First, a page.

P&ID pleads guilty of fraud, tax evasion, to forfeit assets

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    Process and Industrial Development P&ID, that won an arbitration case of $9.7 billion against the federal government of Nigeria has pleaded guilty to fraud and tax evasion in a court in Abuja. As a result it is to forfeits its assets to the government. It will be recalled that the company was awarded more than $9 billion in an arbitration case against Nigeria. The forfeiture order was given after two men linked to the company, Process & Industrial Developments (P&ID), pleaded guilty to charges of fraud and tax evasion on the company’s behalf.

    The impact on the British Virgin Islands-based firm and its international arbitration award, now worth some 20% of Nigeria’s foreign reserves, was not immediately clear. P&ID had no immediate comment on the court ruling. Nigeria’s Economic and Financial Crimes Commission (EFCC) brought 11 individual charges against P&ID and its local subsidiary. The two men, Muhammad Kuchazi and Adamu Usman, pleaded guilty to all the charges on behalf of the company.

    The men, both Nigerians, were not personally charged and freely left the court. While Kuchazi was listed in British court documents as a representative of P&ID in 2009, it was unclear if either man was currently employed by the company. They could not immediately be reached for comment.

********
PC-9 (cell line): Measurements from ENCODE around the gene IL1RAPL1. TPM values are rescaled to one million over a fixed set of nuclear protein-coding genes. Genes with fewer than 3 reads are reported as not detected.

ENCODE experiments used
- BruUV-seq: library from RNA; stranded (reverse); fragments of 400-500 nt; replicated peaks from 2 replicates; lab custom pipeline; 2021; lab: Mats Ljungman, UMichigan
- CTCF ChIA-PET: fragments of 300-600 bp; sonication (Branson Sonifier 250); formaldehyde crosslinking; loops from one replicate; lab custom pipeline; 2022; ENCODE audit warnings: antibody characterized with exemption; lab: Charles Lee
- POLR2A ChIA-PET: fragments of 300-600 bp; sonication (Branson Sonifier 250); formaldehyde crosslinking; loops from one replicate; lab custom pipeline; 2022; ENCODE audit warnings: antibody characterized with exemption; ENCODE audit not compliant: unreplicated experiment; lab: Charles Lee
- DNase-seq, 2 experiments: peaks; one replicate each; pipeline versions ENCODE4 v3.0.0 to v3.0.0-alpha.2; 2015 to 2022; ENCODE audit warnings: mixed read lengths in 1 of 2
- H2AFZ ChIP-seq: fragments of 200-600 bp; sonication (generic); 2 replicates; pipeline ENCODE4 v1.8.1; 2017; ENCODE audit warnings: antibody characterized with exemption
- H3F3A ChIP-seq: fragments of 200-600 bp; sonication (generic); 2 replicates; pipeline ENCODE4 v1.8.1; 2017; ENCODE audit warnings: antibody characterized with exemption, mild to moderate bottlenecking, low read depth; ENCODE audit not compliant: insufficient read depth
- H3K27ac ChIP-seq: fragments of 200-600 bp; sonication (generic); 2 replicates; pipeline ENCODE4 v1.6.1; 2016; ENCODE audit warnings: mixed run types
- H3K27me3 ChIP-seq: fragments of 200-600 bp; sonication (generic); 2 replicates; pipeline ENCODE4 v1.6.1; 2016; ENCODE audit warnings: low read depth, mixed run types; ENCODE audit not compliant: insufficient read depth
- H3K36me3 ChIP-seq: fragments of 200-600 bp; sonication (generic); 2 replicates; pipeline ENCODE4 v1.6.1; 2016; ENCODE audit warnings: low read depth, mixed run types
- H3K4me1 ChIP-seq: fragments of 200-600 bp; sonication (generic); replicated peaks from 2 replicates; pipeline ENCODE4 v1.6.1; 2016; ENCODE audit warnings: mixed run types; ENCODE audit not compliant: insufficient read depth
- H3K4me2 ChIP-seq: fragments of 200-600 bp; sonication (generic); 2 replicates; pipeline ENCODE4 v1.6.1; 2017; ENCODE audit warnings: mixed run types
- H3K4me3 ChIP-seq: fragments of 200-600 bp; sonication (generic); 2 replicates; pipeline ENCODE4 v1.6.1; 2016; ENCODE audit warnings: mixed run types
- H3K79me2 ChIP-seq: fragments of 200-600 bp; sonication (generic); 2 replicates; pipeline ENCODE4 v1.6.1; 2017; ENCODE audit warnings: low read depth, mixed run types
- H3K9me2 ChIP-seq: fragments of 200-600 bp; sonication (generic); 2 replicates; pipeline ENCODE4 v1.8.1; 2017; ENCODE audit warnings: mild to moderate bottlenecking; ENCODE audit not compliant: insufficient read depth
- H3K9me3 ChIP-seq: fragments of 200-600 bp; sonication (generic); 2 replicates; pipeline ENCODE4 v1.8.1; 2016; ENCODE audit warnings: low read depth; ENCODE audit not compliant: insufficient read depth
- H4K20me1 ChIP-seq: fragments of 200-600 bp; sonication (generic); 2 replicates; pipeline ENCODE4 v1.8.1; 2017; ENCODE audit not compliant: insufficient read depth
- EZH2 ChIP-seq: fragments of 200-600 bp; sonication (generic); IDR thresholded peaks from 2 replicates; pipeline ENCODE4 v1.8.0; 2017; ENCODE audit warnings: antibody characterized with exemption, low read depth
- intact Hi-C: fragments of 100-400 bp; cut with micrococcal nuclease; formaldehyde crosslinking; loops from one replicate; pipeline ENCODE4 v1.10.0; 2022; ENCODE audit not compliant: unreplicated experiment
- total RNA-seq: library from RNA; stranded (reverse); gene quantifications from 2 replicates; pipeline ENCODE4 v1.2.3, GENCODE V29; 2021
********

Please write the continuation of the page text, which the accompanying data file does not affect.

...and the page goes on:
The EFCC described Kuchazi as commercial director, and Usman as director of the company’s local subsidiary.

    P&ID has previously described the EFCC’s investigation as a “show trial”.

    P&ID was set up to execute a 2010 deal with the Nigerian government to build and operate a gas-processing plant in the southeastern port city of Calabar. When the deal collapsed, P&ID took the government to arbitration, eventually winning a $6.6 billion award that has been accruing interest since 2013. Last month, a judge in London said he would grant P&ID the right to convert the award to a judgment, which would allow it to seek to seize assets from the Nigerian government to collect the award. The government has said the deal was designed to fail, and called the award “an assault on every Nigerian and unfair.” With interest payments, the sum now tops $9 billion.

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